Finding Place

2011, University of Arizona, Tucson

Taking Root, Finding My Place
My move to Tucson in 2008 brought me to a wholly unfamiliar place, resutling in new images and notions of "home." My experience of being uprooted is common to many academics, and it is one that I will encounter again as I move and attempt to take root after a national job search this year. Eric Zencey (1996) wrote about this phenomenon and what he called the “ethos of rootlessness . . . in academe” (p. 15). Zencey argued for a “rooted education” that entailed professors including “local content in their courses” (p. 19). Furthermore, Zencey called for educators to “live where they work and work where they live,” “to take root,” and “to cultivate a sense of place” (p. 19). Though I encountered Zencey’s work after my move to Tucson, my reflections on the past draw a connection between my initial sense of placelessness and my developing desire to discover a new home. In fact, connecting myself, my teaching, and my scholarship to place has become an important way for me to embrace, understand, and take root in Tucson.

Place-Based Education
Zencey’s claims in the “Rootless Professors” align with the growing interdisciplinary place-based education movement. A branch of new or critical localism, David A. Gruenewald and Gregory A. Smith (2008) define place-based education as “a community-based effort to reconnect the process of education, enculturation, and human development to the well-being of community life” (p. xvi). Methods of place-based education vary considerably, ranging from investigating local histories to going on nature walks. My interest in place-based composition pedagogy coincided with my own personal quest for a place-based education about my new city. Thus, when I had the opportunity to teach multi-genre research after the SVR2 event, I considered ways to engage students in my courses with the places and spaces that surrounded them.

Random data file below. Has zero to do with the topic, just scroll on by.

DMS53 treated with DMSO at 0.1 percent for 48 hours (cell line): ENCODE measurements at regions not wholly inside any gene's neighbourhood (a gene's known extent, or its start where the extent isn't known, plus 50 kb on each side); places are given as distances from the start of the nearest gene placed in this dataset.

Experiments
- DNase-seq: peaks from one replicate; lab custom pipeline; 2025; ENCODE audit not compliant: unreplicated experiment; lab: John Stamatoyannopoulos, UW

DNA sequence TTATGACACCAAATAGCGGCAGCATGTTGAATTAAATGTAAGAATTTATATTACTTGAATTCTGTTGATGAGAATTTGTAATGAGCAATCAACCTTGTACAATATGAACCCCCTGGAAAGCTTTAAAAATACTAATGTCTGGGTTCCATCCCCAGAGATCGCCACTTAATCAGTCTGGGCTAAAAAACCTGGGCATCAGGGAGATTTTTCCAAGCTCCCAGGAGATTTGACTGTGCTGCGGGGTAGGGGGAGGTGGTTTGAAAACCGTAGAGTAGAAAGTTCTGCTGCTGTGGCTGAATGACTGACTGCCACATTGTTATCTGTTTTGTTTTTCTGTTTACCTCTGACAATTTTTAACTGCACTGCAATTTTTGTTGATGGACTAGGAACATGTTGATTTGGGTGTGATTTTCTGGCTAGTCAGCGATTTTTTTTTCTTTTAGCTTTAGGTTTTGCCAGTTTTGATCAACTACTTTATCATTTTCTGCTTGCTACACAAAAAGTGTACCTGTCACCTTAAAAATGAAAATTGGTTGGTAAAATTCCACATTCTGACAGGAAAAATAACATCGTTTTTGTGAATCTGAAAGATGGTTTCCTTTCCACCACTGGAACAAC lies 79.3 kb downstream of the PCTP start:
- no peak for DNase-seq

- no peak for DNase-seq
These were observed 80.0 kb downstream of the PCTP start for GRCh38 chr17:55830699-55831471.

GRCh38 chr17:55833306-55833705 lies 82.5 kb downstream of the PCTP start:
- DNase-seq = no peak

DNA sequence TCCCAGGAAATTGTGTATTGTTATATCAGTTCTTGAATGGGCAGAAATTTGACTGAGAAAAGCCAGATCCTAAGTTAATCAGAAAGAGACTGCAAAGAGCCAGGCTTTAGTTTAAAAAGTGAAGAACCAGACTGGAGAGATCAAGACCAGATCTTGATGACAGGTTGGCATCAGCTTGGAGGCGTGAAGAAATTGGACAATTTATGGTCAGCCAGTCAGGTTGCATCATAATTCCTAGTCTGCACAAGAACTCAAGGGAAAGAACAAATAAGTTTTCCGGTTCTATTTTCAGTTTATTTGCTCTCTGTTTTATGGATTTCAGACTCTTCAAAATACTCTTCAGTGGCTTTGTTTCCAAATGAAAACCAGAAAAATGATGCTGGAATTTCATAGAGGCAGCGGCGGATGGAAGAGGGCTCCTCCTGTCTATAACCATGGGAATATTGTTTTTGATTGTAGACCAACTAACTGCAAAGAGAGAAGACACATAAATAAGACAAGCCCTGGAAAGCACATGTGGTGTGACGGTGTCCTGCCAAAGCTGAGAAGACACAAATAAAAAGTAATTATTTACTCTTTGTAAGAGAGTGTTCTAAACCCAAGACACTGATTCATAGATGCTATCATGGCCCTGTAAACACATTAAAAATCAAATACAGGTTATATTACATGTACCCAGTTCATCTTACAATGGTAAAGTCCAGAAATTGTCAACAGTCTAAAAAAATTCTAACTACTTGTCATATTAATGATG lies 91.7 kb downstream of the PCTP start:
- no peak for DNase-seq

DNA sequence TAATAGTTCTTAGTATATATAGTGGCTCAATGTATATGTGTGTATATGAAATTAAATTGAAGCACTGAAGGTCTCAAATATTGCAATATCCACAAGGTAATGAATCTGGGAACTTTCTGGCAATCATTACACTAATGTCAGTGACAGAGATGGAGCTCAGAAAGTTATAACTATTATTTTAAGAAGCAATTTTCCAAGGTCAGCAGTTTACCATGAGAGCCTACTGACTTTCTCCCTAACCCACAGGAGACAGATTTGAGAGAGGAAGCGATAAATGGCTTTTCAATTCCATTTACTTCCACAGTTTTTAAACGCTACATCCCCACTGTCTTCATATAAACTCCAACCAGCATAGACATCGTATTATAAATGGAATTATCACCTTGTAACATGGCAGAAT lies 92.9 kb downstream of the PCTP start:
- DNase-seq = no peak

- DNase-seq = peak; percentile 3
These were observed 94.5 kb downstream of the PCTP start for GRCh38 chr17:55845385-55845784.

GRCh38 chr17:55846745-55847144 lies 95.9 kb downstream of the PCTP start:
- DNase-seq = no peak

Drawing in part on readings from the Spatial and Visual Rhetorics seminar—specifically, Nedra Reynolds (2004) and Michel de Certeau (1984)—I reconsidered the possibility of a multi-genre research project that asked students to critically examine the spaces, places, and communities they inhabit. Whereas in the past students were free to choose any topic they wished for the multi-genre research project, in this iteration, I asked students to choose a local issue that affected a community of which they are a part. I wanted to situate the project in the lived, material realities of my students; I wanted them to see their local places and communities as sites with rich possibilities for inquiry and research.

Reynolds’ (2004) examples of streetwork and de Certeau’s (1984) theorization of walking both led me to require students to get out of the classroom and into the places they were researching for their multi-genre projects. In addition to the more traditional forms of library research, I asked students to conduct some form of ethnographic research (e.g., observation, informal survey, interview). These methods encouraged students to experience the spaces and places they were writing about and to apply their research to the material locations and conditions of those places.